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Tag: Mountain

Mass balance reference glaciers in nine mountain ranges
Thirty reference glaciers with almost continuous mass balance measurements since 1975 show an average annual mass loss of 0.58 m water equivalent for the past decade (1996–2005), which is more than twice the loss rat...
01 Jun 2007 - by Hugo Ahlenius, UNEP/GRID-Arendal
Trends in permafrost temperatures and active-layer thickness, Northern Tien Shan mountains
Mountain permafrost in Central Asia occupies approximately 3.5 million square kilometers and makes up about 15 per cent of the total permafrost area in the Northern Hemisphere. The climatic variations during the 20th ce...
01 Jun 2007 - by Hugo Ahlenius, UNEP/GRID-Arendal
The Cryosphere, components and world maps
Snow and the various forms of ice - the cryosphere - play different roles within the climate system. The two continental ice sheets of Antarctica and Greenland actively influence the global climate over time scales of mi...
01 Oct 2008 - by Hugo Ahlenius, UNEP/GRID-Arendal
Water towers of Asia - glaciers, water and population in the greater Himalayas-Hindu Kush-Tien Shan-Tibet region
The Himalayas–Hindu Kush, Kunlun Shan, Pamir and Tien Shan mountain ranges function as water towers, providing water to people through much of Asia. The glacier-fed rivers originating from the Himalaya mountain ranges su...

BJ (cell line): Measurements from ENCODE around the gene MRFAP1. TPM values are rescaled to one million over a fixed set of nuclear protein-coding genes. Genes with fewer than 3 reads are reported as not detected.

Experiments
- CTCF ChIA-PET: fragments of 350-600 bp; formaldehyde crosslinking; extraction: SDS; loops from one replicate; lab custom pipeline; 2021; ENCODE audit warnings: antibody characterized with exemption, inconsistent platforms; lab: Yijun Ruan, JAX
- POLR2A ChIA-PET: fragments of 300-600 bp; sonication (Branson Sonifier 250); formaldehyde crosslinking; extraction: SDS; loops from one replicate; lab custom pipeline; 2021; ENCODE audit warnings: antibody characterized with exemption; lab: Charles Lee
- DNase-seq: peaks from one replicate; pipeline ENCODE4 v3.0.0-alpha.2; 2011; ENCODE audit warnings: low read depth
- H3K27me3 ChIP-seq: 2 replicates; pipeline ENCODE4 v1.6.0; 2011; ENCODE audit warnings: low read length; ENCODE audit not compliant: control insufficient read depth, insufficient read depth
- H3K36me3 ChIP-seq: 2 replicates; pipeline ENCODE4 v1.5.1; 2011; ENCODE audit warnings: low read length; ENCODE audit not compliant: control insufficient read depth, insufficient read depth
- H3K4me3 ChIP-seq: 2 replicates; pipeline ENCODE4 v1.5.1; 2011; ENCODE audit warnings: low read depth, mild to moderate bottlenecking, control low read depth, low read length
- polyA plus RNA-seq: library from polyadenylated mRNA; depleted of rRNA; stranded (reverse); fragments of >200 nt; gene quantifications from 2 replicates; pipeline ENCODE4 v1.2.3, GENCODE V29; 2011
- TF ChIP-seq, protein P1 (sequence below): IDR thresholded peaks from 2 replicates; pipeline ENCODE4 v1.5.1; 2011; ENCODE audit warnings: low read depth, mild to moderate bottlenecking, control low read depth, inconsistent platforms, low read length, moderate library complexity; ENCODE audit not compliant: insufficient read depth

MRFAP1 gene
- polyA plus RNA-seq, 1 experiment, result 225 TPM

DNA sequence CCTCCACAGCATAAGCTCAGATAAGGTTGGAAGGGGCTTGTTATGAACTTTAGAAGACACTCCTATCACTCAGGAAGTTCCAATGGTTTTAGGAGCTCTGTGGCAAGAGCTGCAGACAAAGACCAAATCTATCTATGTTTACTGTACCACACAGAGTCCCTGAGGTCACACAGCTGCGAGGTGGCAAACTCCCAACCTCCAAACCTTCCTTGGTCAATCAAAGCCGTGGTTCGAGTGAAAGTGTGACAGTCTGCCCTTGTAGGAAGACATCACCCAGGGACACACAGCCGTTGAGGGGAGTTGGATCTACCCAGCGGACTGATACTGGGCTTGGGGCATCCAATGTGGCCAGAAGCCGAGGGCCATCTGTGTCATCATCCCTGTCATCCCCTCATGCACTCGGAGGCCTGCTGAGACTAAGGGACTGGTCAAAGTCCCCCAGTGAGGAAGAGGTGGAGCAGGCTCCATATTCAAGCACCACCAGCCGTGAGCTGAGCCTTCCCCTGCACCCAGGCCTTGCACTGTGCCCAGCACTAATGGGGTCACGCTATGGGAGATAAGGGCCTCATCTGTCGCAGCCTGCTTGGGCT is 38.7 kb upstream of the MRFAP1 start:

01 Jun 2007 - by Hugo Ahlenius, UNEP/GRID-Arendal
Ice sheets, schematic illustration for Greenland and Antarctica
The ice cover in Greenland and Antarctica has two components – thick, grounded, inland ice that rests on a more or less solid bed, and thinner floating ice shelves and glacier tongues. An ice sheet is actually a giant gl...
01 Jun 2007 - by Hugo Ahlenius, UNEP/GRID-Arendal
Annual snowfall pattern for a typical mountain environment, Columbine Pass, Colorado 1971-2000
Mountain snow cover typically develops in the autumn and grows to a maximum depth in early spring. As day length and sun angles increase, so do air temperatures, causing snow cover to warm and begin to melt. Snow cover ...
01 Oct 2007 - by Hugo Ahlenius, UNEP/GRID-Arendal
Mean snow-cover extent in the Northern Hemisphere 1966-2006
Snow occurs predominantly on the northern continents, on the sea ice of the Arctic Ocean and on Antarctica. On the Northern Hemisphere continents, snow covers a maximum mean area of 45.2 million km2, typically in January...
01 Oct 2007 - by Hugo Ahlenius, UNEP/GRID-Arendal
Ratio of existing ski areas in the Alps with natural snow-reliability under current conditions and warmer conditions
Winter tourism is a significant part of the economy of Alpine countries and the most important source of income in many regions. In Austria, winter tourism revenue makes up 4.5 per cent of GNP and half of the total incom...
01 Jun 2007 - by Hugo Ahlenius, UNEP/GRID-Arendal
Overview on glacier changes since the end of the Little Ice Age
Glaciers and ice caps reached their Holocene (the past 10 000 years) maximum extent in most mountain ranges throughout the world towards the end of the Little Ice Age, between the 17th and mid-19th century. Over the past...
01 Jun 2007 - by Hugo Ahlenius, UNEP/GRID-Arendal
Glacier changes on Nevado de Santa Isabel, Colombia